CMOS Analog IC Design: Fundamentals

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370 pages
This book is intended for use as the main textbook for an introductory course in CMOS analog integrated circuit design.
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Erik Bruun has been teaching analog electronics and CMOS integrated circuit design for more than 25 years at the Technical University of Denmark. From 1989 to 2016, Erik was a Professor in Analog Electronics and since 2016 he has continued his professional activities as a Professor Emeritus.


This book is intended for use as the main textbook for an introductory course in CMOS analog integrated circuit design. It is aimed at electronics engineering students who have followed basic courses in mathematics, physics, circuit theory, electronics and signal processing. It takes the students directly from a basic level to a level where they can start working on simple analog IC design projects or continue their studies using more advanced textbooks in the field.
A distinct feature of this book is an emphasis on the interaction between analytical methods and simulation methods. Whenever relevant, the theoretical concepts are illustrated both through traditional mathematical models and through circuit simulations using the universally accepted program SPICE (Simulation Program with Integrated Circuit Emphasis).
The material presented in this book has been adapted from material used by the author for many years of teaching an introductory one-semester course (5 ECTS credits) in CMOS analog integrated circuit design at the Technical University of Denmark.
A companion book about CMOS integrated circuit simulation with LTspice is also available from bookboon, click here.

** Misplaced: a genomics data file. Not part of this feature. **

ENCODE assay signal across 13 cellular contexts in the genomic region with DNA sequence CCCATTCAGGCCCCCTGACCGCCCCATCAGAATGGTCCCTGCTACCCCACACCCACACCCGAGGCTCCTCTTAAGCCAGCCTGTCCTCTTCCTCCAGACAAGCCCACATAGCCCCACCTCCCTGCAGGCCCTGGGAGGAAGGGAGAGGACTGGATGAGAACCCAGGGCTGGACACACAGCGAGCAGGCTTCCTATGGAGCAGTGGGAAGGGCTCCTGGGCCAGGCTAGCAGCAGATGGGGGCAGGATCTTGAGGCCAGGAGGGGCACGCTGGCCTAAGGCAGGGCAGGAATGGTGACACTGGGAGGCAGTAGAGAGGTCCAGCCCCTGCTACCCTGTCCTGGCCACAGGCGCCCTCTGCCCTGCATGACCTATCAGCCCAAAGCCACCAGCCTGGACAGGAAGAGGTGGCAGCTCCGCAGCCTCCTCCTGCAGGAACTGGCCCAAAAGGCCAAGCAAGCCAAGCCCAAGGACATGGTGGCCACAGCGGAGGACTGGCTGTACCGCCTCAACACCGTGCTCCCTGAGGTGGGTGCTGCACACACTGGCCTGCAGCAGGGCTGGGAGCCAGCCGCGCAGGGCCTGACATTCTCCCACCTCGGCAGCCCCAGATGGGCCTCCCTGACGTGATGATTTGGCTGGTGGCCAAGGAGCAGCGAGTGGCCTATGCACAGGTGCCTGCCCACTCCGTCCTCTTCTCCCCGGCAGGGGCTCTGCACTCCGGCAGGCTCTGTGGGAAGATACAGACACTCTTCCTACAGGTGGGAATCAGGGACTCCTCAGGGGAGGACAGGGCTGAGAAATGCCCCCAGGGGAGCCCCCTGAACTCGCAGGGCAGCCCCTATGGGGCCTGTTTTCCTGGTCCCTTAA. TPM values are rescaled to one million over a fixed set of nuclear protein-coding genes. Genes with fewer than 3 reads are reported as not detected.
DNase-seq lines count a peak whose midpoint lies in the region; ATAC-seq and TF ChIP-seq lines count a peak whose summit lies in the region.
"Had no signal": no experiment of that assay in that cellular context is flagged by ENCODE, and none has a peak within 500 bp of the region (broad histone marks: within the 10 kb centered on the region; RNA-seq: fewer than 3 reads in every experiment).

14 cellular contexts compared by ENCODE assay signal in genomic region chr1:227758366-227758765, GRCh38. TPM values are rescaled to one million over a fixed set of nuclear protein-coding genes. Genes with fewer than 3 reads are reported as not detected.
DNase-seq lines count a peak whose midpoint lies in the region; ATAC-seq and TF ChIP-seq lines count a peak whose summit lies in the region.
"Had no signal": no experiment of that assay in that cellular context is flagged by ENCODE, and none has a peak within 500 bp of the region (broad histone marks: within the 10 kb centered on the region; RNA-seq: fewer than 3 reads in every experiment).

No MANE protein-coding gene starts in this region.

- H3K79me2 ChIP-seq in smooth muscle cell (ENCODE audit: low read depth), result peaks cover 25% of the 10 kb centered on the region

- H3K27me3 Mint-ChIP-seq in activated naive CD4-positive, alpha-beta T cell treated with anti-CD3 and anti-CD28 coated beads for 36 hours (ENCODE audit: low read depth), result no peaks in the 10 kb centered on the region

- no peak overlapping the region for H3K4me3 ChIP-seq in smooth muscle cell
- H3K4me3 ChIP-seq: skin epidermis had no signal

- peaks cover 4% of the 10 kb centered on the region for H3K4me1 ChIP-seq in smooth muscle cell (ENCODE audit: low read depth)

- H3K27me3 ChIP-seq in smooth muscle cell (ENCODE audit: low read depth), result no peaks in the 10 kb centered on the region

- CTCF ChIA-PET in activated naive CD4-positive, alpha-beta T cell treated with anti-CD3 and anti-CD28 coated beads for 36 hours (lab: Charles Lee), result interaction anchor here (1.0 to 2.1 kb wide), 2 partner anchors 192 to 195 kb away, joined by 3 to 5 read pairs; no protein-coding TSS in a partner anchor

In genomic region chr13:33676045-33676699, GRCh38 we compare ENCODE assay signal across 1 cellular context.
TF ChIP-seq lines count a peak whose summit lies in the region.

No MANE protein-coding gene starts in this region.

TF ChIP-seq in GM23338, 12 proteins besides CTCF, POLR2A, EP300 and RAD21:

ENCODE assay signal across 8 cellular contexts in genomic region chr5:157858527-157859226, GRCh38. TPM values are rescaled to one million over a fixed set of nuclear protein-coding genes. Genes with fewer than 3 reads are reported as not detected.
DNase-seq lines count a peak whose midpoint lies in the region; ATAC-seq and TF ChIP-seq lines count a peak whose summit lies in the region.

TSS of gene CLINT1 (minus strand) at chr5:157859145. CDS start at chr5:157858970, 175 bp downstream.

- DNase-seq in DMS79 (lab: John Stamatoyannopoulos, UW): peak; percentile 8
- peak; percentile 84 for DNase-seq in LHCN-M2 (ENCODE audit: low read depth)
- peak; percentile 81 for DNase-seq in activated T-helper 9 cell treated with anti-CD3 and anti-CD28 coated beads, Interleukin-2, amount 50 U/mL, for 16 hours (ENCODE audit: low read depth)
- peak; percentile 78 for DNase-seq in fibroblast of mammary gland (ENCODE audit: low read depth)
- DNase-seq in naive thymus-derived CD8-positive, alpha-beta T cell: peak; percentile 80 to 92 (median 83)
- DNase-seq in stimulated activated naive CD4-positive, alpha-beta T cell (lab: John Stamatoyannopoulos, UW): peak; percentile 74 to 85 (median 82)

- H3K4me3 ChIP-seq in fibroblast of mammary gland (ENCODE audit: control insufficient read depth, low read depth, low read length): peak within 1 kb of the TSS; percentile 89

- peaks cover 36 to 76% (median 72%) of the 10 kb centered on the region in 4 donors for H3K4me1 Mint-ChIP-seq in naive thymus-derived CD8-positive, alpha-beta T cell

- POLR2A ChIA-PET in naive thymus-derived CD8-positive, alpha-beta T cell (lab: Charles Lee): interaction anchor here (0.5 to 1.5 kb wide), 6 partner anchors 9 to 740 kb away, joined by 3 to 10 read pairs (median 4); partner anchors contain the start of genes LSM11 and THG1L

1. Preface
  2. Chapter 1 – Introduction
    1. CMOS technology 
    2. Why analog circuit design? 
    3. Design methodology 
    4. References 
  3. Chapter 2 – Basic Concepts 
    1. Signals 
    2. Circuit elements 
    3. Circuit theorems 
    4. Circuit analysis 
    5. References 
    6. Problems 
  4. Chapter 3 – The MOS Transistor 
    1. Fundamentals of pn diodes 
    2. Physical characteristics of the MOS transistor
    3. Electrical characteristics of the MOS transistor
    4. Examples of the use of the Shichman-Hodges transistor model
    5. Small-signal models 
    6. Deriving a small-signal equivalent circuit from a large-signal schematic 
    7. Advanced transistor models 
    8. References 
    9. Problems 
  5. Chapter 4 – Basic Gain Stages
    1. The common-source stage at low frequencies
    2. The common-drain stage at low frequencies 
    3. The common-gate stage and the cascode stage at low frequencies 
    4. The differential pair at low frequencies 
    5. Frequency response of the basic gain stages 
    6. References
    7. Problems 
  6. Chapter 5 – Multistage Amplifiers
    1. Cascode opamps
    2. The two-stage opamp 
    3. The two-stage opamp with feedback
    4. References 
    5. Problems 
  7. Chapter 6 – Feedback 
    1. The basic feedback structure 
    2. Advantages of feedback 
    3. Feedback topologies
    4. The inverting amplifier 
    5. Stability 
    6. Frequency compensation 
    7. References 
    8. Problems 
  8. Chapter 7 – The Two-Stage Opamp 
    1. Specifications for a design example 
    2. Bandwidth and stability requirements 
    3. Bias point and transistor dimensions
    4. Design verification and iteration 
    5. References 
    6. Problems 
  9. Chapter 8 – Bias Circuits, Bandgap References and Voltage Regulators 
    1. Current mirrors 
    2. Bias current circuits with reduced supply voltage dependency 
    3. Bandgap voltage references 
    4. Voltage regulators 
    5. References 
    6. Problems 
  10. Chapter 9 – Essential Results and Equations 
    1. Design methodology 
    2. Circuit analysis 
    3. Device models, linear passive devices 
    4. Device model, pn diode 
    5. Small-signal models 
    6. Device models, MOS transistors 
    7. Basic gain stages at low frequency 
    8. Frequency response of basic gain stages 
    9. Feedback 
    10. The two-stage opamp 
    11. Current mirrors and current sources 
    12. Bandgap reference principle 
    13. Voltage regulators 
  11. Appendix – Answers to End-of-Chapter Problems 
  12. Index